INDONESIA: Los Skut Leboys - Sore
Updated: Apr 10
Their first album after their main songwriter left the band, the remaining members of Indonesian outfit Sore seized the opportunity to reinvent their sound
When a band loses its lead songwriter, it can be disastrous, or it can lead to a rebirth. One only need look at The Clash, and how calamitous their final album Cut the Crap ended up being without lead songwriter Mick Jones who was fired, or at Liam Gallagher’s band Beady Eye – essentially Oasis without Noel Gallagher – and as such their music is far worse than their work together, or even Noel’s solo efforts. Contrastingly, though Genesis lost much of the critical acclaim they had earned under the stewardship of Peter Gabriel, under Phil Collins’s leadership the band went from strength to commercial strength, with hits aplenty in the ‘80s and ‘90s. In addition, you have the tragic tales of Pink Floyd’s Syd Barrett and the Rolling Stones’ Brian Jones. Barrett and Jones both co-founded their respective bands and led them initially, but were soon side-lined by their more successful members. Barrett and Jones both struggled with drug addictions and mental health problems that exacerbated the problems within the band, and both were kicked out. Jones sadly died shortly after his expulsion from the band, and Barrett, after a short solo career, retired and left the public eye, maintaining a strictly private life until his death in 2006. The bands they started, however, cemented their status as rock legends.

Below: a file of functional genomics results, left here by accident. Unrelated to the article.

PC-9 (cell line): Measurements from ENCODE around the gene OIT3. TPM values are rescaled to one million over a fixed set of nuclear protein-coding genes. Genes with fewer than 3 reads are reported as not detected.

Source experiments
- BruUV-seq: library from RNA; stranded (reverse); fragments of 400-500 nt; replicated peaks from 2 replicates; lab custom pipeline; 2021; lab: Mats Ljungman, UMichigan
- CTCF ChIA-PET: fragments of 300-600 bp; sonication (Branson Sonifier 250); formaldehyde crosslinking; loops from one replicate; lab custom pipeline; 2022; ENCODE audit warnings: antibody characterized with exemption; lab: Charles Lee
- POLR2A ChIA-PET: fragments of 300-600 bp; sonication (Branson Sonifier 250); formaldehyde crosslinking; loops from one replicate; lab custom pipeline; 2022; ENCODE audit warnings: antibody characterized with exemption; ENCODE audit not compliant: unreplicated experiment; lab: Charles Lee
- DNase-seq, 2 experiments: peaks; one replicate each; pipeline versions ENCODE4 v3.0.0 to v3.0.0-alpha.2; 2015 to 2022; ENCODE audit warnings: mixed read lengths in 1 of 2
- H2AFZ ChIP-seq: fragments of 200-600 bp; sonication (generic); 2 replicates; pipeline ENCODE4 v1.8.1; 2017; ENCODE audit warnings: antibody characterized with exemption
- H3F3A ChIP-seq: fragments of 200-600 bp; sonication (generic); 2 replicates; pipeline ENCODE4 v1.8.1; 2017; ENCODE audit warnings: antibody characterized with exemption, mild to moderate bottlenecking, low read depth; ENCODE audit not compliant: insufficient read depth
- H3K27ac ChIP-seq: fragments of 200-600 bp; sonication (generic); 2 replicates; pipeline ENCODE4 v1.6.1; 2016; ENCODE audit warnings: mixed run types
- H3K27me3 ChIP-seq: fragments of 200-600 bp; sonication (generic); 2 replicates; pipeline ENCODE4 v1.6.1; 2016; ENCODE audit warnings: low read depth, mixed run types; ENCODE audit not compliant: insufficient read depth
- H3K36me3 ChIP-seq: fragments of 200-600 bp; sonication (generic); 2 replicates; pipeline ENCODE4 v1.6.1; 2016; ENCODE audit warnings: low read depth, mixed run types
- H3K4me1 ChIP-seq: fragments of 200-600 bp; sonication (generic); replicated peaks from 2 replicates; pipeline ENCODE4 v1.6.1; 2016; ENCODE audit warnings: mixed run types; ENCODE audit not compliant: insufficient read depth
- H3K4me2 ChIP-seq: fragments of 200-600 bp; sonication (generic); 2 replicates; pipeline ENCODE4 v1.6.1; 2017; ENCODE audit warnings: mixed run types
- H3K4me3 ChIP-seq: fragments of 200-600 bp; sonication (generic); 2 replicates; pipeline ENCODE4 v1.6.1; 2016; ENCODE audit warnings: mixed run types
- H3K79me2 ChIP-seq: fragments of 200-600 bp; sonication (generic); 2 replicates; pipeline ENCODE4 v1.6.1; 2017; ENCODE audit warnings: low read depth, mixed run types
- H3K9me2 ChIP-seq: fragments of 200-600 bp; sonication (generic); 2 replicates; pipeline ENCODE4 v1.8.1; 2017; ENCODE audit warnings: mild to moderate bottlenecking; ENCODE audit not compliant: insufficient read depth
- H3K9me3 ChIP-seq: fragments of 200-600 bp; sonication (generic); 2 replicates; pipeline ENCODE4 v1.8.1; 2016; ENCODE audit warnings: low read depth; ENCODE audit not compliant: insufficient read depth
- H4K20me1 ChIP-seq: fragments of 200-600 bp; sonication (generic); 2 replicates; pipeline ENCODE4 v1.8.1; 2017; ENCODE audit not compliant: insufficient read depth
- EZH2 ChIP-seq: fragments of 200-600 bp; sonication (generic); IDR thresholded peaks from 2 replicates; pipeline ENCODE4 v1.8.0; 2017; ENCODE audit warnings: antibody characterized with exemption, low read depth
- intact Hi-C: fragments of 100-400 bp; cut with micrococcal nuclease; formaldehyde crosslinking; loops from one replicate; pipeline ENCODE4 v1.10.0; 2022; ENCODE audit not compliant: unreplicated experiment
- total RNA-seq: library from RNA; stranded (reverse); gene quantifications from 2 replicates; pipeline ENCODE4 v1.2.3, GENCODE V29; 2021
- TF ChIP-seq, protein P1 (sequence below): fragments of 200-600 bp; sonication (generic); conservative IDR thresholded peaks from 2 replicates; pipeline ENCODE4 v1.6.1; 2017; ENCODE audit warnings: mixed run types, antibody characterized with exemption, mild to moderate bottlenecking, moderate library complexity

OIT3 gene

“It feels futuristic and yet in-the-moment, fresh and new, but also looking backward in its influences and often epic in sound. Put simply, they sound all their own.”
The story of Los Skut Leboys is another one of these stories. Sore, a band of all left-handed musicians (Ned Flanders would be proud) found themselves in the unenviable position of their lead songwriter, Ramondo Gascaro, deciding to quit the band to pursue a career as a film composer in 2012. Soon after in 2013, another member left, leaving them as a four-piece. Guitarist and vocalist Ade Paloh is quoted as having said that ‘Mondo’ would write up to 65% of the material for their albums, and as such would come to define their sound. This was the first time they had written songs without the person who had essentially led the band. It’s daunting to think about, and many bands would be tempted to disband entirely, but Sore found themselves eager to experiment.
The unusual album title actually reflects the band themselves and how they approached the album. ‘Los’ is Spanish for ‘the’, 'skut' is an old Indonesian slang term for ‘relax’, and ‘leboys’ is an invented term by the band themselves, meaning guys or kids. Hence, the album means ‘the guys relax’, and the album is definitely more ‘relaxed’ than their previous releases. Their previous albums Ports of Lima and Centralismo were more experimental efforts, leaning more towards chamber pop than indie rock, using synths and pianos more than rock guitars. And perhaps that’s why I like Los Skut Leboys more, because at my core I love rock music more than any other genre, but also, there’s something hugely inventive about Los Skut Leboys. Wisely, like the successful examples of bands that survived the exit of their former leader, they did not attempt to ape the sound that made them successful, rather they forged their own new way forward.